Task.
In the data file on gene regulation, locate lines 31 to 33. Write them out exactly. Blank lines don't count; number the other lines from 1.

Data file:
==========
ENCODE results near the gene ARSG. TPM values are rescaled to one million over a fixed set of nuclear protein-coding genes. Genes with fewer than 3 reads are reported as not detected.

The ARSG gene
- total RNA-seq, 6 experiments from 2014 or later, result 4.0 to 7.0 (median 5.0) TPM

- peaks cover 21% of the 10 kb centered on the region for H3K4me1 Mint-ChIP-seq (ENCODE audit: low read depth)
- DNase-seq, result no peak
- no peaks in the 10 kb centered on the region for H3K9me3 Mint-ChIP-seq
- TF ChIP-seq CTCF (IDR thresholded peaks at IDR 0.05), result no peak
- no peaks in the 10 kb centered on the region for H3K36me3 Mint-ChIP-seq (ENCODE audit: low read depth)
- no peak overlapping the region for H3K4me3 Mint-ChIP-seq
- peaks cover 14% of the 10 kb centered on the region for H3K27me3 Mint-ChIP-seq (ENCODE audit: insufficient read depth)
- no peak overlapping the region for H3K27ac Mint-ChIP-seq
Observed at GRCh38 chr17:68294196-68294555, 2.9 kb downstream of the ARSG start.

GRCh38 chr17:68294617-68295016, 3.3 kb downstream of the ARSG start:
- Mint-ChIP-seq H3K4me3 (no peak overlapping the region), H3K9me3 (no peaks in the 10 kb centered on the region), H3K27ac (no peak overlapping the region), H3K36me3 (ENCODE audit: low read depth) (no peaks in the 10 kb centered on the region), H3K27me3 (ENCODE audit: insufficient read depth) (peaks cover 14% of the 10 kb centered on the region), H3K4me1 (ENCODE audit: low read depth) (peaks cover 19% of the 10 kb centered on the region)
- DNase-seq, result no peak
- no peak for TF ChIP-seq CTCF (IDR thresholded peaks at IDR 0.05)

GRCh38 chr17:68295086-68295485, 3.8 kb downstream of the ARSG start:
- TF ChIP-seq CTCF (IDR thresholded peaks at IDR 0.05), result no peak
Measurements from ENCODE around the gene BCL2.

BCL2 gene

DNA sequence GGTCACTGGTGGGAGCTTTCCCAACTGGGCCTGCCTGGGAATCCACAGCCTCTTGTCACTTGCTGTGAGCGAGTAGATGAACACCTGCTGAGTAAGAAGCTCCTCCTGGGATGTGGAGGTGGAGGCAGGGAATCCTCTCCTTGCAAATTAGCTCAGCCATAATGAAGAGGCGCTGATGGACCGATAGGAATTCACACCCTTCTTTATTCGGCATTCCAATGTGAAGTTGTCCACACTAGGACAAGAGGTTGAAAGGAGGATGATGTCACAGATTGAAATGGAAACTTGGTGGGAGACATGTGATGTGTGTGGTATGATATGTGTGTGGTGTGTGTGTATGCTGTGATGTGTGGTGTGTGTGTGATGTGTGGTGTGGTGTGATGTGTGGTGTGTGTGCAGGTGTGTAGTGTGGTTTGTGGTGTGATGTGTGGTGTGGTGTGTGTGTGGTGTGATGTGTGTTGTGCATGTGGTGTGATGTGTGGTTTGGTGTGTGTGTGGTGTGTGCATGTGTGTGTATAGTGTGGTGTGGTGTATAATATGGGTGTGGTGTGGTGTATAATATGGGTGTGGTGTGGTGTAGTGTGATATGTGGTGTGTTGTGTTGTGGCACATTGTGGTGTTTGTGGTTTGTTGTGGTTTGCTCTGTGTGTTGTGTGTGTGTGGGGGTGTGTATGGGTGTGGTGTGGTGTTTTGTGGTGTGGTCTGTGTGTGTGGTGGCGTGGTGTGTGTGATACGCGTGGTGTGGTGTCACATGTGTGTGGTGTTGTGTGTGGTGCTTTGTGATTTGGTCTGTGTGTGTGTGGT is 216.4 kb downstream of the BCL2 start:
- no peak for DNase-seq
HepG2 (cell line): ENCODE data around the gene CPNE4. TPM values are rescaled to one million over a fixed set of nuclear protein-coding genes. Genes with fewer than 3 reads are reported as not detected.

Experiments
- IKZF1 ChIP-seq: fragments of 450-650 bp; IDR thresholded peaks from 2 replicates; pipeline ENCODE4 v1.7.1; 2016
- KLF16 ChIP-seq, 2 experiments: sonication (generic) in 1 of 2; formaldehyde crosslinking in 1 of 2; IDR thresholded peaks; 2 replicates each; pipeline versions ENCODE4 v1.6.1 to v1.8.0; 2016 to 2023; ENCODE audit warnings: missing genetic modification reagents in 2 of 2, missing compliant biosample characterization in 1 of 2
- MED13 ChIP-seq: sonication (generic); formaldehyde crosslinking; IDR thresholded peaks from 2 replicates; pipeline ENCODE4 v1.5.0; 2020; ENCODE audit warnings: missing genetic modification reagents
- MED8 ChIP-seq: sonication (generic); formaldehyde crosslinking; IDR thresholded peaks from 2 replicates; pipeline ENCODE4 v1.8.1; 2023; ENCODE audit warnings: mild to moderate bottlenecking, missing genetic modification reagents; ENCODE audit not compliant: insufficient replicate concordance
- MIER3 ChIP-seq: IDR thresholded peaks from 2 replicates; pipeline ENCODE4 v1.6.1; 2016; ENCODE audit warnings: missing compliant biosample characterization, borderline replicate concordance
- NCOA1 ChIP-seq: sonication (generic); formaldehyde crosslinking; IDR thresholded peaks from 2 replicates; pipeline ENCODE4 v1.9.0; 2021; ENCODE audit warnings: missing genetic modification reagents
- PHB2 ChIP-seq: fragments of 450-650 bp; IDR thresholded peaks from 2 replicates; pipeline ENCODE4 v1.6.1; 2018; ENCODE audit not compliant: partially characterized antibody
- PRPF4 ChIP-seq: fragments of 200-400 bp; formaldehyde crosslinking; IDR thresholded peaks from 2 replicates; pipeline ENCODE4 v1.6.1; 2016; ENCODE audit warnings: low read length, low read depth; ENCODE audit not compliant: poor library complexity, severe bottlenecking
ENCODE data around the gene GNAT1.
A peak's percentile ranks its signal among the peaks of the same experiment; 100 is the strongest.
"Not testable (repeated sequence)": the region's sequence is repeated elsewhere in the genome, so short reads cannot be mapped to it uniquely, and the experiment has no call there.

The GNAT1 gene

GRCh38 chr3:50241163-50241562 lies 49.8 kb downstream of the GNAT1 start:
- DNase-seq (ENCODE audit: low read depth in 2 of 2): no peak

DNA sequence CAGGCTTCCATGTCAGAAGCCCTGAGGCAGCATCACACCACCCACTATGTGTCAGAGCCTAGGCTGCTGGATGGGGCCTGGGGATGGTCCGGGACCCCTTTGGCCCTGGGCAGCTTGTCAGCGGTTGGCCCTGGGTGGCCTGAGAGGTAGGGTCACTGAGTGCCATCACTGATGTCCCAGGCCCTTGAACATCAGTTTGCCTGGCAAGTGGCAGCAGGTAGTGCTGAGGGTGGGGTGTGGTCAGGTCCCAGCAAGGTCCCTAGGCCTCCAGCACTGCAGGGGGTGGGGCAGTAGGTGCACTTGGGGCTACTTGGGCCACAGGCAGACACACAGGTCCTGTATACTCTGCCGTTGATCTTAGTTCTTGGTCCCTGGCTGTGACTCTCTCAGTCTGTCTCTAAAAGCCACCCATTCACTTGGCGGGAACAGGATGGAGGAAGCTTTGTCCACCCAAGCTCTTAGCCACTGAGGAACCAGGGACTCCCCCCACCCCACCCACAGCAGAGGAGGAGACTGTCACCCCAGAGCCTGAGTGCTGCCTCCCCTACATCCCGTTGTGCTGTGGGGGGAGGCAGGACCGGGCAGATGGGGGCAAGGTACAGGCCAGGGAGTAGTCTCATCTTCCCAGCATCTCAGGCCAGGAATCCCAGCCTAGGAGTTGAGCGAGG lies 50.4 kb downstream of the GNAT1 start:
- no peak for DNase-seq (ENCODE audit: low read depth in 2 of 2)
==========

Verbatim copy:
- PHB2 ChIP-seq: fragments of 450-650 bp; IDR thresholded peaks from 2 replicates; pipeline ENCODE4 v1.6.1; 2018; ENCODE audit not compliant: partially characterized antibody
- PRPF4 ChIP-seq: fragments of 200-400 bp; formaldehyde crosslinking; IDR thresholded peaks from 2 replicates; pipeline ENCODE4 v1.6.1; 2016; ENCODE audit warnings: low read length, low read depth; ENCODE audit not compliant: poor library complexity, severe bottlenecking
ENCODE data around the gene GNAT1.